Big ups to GVG. I found his blog through PostBourgie, and it’s definitely a good read. It’s about time I found another Haitian in Blogland! (Big ups to Dirty Red and Luke Cage as well).
Back in December of ’07, GVG posted a blog entry about an article that he came across in The Wall Street Journal which questioned the relevance of HBCU’s in today’s society. The article starts off by mentioning that Fisk University (which happens to be my sister’s Alma mater) is in dire financial straits (along with Morris Brown College) and is considering selling a portion of its art collection to keep the school from sinking. The article then poses this question:
‘Half a century after Brown v. Board of Education, should we still support an institution of higher education that is less than 1% white?’
(Here’s my comment from GVG’s page)
*jumping over from PostBourgie*
As a person that proudly attends Morgan State University as a Civil Engineering Major and as a future Howard University Civil Engineering Grad Student, I personally feel as if it is just as important for us to have our own institutions of higher learning as it would be for people of any other group (i.e. Mormons, Catholics, Hispanics, etc.) to have means to nurture and educate their own before throwing them out into the real world.
I personally feel as if in most cases, people want to obtain their post secondary education from a place that is similar to where and how they were raised. However, I do agree that there are times when blacks that live in majority non black surroundings want to attend HBCU’s for the quote en quote Black Experience because of a lack of one where they were raised.
Regardless of whether or not a school is <1% white or 4 Billion % white, schools that have bodies in the classrooms that are willing to learn should receive adequate funding and support from the proper channels. Of course, that is easier said than done in this day and age.
All people that want to learn should have proper means by which to do so. Should it matter if they attend an HBCU or a PWI (Primarily White Instituition)? HBCU’s were bred out of the segregation that was occuring in the deep south back in the mid to late 1800’s. Blacks were not allowed to attend PWI’s so they had to go out and start their own colleges. In this day and age, HBCU’s serve as a somewhat final support and learning system because as many of us already may know, once we enter the professional world, the lack of melanin will become more than obvious. Professors and counselors at Morgan’s School of Engineering have forewarned us that while we are in school, we should enjoy being around those that look like us whom also happen to share the same major because once we enter engineering jobs post graduation, we may be the only person of color in said place.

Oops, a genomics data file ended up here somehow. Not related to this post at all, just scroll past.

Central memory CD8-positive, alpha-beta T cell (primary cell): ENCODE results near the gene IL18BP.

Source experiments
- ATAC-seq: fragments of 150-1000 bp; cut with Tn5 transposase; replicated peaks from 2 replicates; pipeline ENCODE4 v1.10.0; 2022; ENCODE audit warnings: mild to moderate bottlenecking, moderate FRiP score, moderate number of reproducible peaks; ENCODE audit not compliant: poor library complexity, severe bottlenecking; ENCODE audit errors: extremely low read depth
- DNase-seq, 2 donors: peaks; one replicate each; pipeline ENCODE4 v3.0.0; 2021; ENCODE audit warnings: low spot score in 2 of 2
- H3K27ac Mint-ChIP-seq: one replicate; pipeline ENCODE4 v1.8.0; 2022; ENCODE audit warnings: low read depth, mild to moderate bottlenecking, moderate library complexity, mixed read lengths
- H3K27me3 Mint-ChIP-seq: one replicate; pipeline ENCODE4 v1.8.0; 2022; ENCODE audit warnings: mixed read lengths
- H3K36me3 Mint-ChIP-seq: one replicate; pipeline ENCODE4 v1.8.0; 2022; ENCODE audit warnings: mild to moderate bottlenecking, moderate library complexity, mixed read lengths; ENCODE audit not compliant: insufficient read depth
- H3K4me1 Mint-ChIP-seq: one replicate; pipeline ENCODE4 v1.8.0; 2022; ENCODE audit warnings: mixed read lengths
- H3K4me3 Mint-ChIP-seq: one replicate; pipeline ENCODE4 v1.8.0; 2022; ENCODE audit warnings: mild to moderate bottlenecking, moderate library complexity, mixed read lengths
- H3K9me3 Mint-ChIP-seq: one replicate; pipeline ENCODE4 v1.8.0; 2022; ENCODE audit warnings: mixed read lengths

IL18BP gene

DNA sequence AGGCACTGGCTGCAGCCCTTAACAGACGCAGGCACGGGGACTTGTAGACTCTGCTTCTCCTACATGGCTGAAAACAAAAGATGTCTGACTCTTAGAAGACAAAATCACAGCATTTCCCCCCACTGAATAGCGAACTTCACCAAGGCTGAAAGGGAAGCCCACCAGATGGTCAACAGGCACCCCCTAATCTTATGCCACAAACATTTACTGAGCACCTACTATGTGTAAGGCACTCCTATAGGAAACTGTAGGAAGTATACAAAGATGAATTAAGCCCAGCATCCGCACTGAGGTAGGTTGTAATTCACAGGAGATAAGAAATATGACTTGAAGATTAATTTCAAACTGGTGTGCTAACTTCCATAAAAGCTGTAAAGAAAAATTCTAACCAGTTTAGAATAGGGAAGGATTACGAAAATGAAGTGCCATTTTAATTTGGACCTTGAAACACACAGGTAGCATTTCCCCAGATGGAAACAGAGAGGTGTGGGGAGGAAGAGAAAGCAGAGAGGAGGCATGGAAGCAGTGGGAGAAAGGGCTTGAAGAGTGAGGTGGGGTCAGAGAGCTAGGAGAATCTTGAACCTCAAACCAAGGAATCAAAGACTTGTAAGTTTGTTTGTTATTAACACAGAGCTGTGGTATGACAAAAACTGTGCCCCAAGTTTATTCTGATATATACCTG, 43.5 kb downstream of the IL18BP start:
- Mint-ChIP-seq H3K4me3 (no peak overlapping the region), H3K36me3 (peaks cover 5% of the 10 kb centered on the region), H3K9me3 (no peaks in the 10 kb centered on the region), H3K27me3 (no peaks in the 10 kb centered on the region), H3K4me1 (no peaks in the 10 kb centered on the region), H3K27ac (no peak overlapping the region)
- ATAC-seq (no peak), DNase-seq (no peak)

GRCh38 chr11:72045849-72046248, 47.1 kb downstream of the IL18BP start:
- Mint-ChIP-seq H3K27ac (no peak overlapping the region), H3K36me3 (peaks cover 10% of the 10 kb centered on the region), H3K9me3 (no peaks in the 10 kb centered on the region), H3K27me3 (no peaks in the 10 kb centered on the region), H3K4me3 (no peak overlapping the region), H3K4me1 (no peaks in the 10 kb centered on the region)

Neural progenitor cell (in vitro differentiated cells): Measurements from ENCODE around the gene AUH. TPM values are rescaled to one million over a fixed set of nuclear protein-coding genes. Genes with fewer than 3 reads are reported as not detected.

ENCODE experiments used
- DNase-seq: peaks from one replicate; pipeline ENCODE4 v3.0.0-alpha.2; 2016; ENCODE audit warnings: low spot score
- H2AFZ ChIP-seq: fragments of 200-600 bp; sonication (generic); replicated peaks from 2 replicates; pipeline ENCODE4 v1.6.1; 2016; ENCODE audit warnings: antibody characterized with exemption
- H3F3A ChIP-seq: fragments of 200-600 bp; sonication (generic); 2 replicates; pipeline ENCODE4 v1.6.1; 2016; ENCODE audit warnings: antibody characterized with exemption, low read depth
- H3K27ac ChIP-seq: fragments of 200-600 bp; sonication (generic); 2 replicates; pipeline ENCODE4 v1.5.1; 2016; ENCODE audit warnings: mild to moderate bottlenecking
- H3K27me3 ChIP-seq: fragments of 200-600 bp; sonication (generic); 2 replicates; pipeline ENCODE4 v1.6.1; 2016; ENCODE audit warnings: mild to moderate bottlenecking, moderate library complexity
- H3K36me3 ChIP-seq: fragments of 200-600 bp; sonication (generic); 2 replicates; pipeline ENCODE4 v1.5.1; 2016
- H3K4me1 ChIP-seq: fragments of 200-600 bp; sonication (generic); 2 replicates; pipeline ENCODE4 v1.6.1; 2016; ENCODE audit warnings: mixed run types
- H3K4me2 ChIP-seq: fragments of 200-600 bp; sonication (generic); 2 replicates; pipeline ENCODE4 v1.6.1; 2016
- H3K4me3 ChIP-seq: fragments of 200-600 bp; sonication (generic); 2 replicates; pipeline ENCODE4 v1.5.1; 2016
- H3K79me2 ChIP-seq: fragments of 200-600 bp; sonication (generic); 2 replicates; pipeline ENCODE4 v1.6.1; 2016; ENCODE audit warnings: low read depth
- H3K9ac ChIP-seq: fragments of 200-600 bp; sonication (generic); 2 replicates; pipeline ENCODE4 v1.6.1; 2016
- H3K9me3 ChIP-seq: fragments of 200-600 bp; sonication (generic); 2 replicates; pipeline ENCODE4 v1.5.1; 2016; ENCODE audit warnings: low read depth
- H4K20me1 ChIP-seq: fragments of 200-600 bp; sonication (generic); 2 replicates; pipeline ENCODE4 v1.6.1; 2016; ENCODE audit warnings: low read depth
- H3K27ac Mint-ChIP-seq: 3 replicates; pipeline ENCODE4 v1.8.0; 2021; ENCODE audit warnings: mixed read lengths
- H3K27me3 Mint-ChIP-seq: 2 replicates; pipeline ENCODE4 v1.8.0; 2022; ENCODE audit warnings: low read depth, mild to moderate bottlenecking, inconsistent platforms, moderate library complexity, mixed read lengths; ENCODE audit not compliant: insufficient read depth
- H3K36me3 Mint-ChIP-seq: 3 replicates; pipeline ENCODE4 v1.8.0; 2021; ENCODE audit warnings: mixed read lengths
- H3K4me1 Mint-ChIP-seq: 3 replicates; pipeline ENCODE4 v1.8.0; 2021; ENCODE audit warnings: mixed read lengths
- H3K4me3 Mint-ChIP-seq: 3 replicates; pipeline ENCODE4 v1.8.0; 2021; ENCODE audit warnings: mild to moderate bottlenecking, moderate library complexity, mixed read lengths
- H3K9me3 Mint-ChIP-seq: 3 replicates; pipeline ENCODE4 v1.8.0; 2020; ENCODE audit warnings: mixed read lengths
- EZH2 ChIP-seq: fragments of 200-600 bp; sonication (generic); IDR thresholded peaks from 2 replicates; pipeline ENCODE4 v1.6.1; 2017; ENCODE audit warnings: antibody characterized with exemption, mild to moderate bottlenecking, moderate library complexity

I cannot speak for others, but I do know that I am the type of person that will hustle (after I get over my initial lazy phase) so that I can get where I want to go. While living in Chicago during the beginning of planning on where I wanted to go to college, I wanted to apply to the following schools:
UIUC (The University of Illinois, Urbana-Champaign)
Milwaukee School of Engineering
SIUC (Southern Illinois University, Carbondale)
Morgan State University
When we moved back to Baltimore in 2002, and after being back in a more familiar setting, my prospective schools definitely changed, but was restrained because not many HBCU’s offered Architecture and Civil Engineering as majors. In January 2003, the list consisted of:
Morgan State University
University of Pennsylvania
City College of New York
I applied to the first four schools on the list and was accepted at Howard University and Morgan State University but was left with a dilemma. Do I attend my first choice school (Howard) as an undecided major or do I attend my second choice aka my safety school (Morgan) already as a Civil Engineering Major? The decision was definitely a hard one to make, but at the end of the day, I believe I made the right choice. I may attend Morgan as an undergrad, but best believe I will be reapplying for admission to Howard as a Civil Engineering Grad Student, and as a student at their Law School hopefully (If I don’t pass out from sticker shock after looking at all of my financial aid bills).
The reason why you will never hear about schools such as Howard, Spelman or Morehouse going under financially (in most cases) is because of two main reasons. The College/University’s Endowment and support from it’s respective Alumni.
When those two things are lacking in addition to having little or no funding coming from federal and/or state sources, a school may end up in a situation akin to that of Morris Brown College or Fisk University.
Random Thought of the Moment: “Does Morgan have an Endowment Fund?”
The Song of the Moment: “My Soul Ain’t For Sale” by DJ Jazzy Jeff featuring Raheem DeVaughn